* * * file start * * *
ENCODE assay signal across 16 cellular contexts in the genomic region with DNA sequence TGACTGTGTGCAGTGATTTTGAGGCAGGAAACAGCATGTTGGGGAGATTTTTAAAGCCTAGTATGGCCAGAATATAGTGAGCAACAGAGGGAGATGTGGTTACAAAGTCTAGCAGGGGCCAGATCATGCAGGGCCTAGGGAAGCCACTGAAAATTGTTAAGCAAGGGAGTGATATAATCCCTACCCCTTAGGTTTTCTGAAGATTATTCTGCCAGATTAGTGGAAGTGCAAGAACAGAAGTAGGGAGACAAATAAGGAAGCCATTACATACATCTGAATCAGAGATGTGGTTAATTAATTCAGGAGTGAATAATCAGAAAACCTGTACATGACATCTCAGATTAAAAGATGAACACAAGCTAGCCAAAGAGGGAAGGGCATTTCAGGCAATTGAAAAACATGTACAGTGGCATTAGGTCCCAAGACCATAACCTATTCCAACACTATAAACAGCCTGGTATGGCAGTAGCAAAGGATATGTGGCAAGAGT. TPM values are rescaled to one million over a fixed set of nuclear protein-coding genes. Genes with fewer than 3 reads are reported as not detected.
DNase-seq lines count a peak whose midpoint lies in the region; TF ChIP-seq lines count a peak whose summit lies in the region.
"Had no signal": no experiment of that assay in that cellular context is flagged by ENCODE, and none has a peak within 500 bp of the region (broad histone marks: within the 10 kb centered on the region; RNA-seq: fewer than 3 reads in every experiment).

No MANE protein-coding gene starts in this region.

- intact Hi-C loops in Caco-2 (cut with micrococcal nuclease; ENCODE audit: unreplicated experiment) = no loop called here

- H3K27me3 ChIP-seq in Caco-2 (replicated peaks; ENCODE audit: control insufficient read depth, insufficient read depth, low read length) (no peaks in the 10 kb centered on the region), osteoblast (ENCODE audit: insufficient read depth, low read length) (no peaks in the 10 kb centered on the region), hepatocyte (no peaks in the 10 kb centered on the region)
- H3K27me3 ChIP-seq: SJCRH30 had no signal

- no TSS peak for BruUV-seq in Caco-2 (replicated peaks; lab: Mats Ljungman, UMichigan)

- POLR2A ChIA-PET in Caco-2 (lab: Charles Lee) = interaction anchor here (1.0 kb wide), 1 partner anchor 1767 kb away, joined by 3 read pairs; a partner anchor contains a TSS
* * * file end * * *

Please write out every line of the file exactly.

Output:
ENCODE assay signal across 16 cellular contexts in the genomic region with DNA sequence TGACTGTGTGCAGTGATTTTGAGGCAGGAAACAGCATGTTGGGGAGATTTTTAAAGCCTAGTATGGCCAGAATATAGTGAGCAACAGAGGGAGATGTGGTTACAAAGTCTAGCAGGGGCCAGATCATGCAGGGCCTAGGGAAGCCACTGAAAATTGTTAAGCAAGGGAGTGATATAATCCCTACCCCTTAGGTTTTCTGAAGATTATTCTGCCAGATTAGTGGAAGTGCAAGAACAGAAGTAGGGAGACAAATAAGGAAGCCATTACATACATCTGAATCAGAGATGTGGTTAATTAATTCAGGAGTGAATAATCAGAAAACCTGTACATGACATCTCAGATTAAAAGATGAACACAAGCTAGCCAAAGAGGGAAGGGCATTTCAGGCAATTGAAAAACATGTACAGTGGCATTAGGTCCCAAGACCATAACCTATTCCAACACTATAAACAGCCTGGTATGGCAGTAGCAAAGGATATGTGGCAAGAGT. TPM values are rescaled to one million over a fixed set of nuclear protein-coding genes. Genes with fewer than 3 reads are reported as not detected.
DNase-seq lines count a peak whose midpoint lies in the region; TF ChIP-seq lines count a peak whose summit lies in the region.
"Had no signal": no experiment of that assay in that cellular context is flagged by ENCODE, and none has a peak within 500 bp of the region (broad histone marks: within the 10 kb centered on the region; RNA-seq: fewer than 3 reads in every experiment).

No MANE protein-coding gene starts in this region.

- intact Hi-C loops in Caco-2 (cut with micrococcal nuclease; ENCODE audit: unreplicated experiment) = no loop called here

- H3K27me3 ChIP-seq in Caco-2 (replicated peaks; ENCODE audit: control insufficient read depth, insufficient read depth, low read length) (no peaks in the 10 kb centered on the region), osteoblast (ENCODE audit: insufficient read depth, low read length) (no peaks in the 10 kb centered on the region), hepatocyte (no peaks in the 10 kb centered on the region)
- H3K27me3 ChIP-seq: SJCRH30 had no signal

- no TSS peak for BruUV-seq in Caco-2 (replicated peaks; lab: Mats Ljungman, UMichigan)

- POLR2A ChIA-PET in Caco-2 (lab: Charles Lee) = interaction anchor here (1.0 kb wide), 1 partner anchor 1767 kb away, joined by 3 read pairs; a partner anchor contains a TSS